SWITZERLAND – Roche Holding AG has terminated its collaboration with Atea Pharmaceuticals Inc.to develop a COVID-19 antiviral pill, the Swiss drugmaker has announced.
The partnership termination has happened a month after the drug failed to help patients in a small study.
Many pharmaceutical companies are racing to develop an oral pill that can be taken as an early at-home treatment to help prevent COVID-19 hospitalizations and deaths, a promising new weapon in the pandemic’s fight.
Last year, Roche and Atea collaborated to develop AT-527, an oral treatment, with Atea receiving a US$350 million upfront payment.
AT-527 works in the same way as Merck’s Molnupiravir and was widely expected to succeed in clinical development. The issue could have been with trial design.
While Merck excluded patients who had been vaccinated against Covid-19, Atea did not, which the company believes skewed the results.
Merck also only accepted patients with at least one risk factor for severe Covid-19, such as obesity or heart disease, whereas Atea only required a positive test and mild symptoms.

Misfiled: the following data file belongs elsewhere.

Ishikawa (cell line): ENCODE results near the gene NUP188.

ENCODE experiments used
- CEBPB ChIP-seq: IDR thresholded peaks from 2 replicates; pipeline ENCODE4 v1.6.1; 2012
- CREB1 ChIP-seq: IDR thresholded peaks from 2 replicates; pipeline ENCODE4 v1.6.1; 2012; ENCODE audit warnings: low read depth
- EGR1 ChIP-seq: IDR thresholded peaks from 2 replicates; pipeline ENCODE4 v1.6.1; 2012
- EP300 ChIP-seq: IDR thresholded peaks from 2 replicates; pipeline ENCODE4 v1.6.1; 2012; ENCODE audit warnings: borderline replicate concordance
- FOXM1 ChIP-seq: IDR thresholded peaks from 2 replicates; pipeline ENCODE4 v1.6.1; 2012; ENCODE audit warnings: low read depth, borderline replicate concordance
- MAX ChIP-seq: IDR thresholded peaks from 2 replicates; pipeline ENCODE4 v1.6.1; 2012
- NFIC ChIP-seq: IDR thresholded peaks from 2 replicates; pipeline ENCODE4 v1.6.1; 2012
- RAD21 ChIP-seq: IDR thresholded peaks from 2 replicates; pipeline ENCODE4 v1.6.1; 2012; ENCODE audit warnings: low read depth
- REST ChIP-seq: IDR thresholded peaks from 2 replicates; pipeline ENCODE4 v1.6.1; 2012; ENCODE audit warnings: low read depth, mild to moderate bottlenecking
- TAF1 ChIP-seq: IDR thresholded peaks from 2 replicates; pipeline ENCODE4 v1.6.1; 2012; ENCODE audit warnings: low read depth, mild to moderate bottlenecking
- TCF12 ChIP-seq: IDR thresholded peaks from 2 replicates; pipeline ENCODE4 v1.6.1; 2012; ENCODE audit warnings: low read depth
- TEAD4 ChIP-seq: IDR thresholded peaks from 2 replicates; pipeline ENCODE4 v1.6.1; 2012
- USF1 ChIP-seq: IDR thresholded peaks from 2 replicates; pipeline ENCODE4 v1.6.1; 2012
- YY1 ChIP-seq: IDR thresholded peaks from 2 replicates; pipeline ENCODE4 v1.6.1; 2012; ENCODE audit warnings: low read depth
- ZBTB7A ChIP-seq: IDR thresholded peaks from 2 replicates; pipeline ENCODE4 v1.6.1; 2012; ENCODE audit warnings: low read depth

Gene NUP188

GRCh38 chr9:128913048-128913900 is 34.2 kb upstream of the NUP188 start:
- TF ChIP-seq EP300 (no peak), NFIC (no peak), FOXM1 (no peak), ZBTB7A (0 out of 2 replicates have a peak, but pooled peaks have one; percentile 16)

However, in a mid-stage study conducted in October, the treatment did not show a clear reduction in viral load in the overall population of patients with mild or moderate COVID-19.
Roche has since announced that it would focus on its other COVID-19 products, including the antibody cocktail Ronapreve, which was developed in collaboration with Regeneron, and the arthritis drug Actemra.
Meanwhile, in other positive developments, Roche has announced that the European Commission has granted a marketing authorization for Ronapreve for the treatment of COVID-19 in adults and adolescents from 12 years of age and weighing at least 40 kilograms.
COVID-19 is still prevalent around the world, thanks in part to the numerous SARS-CoV-2 variants in circulation.
In Europe, new cases have consistently exceeded 180,000 per day over the last two months. The region currently has the highest weekly case incidence rates in the world, and cases are on the rise as the winter season is fast-approaching.
Outside of the European Union, Ronapreve has been approved for use in Japan, as well as conditionally in the United Kingdom and Australia, and is approved for emergency or temporary pandemic use in other countries, including the United States, India, and Canada.
Ronapreve, which is being developed collaboratively by Roche and Regeneron, is now available in nearly 50 countries through bilateral purchase agreements spanning many geographies and economies, including lower middle-income countries.
Furthermore, the World Health Organization recommended Ronapreve for the treatment of COVID-19 patients.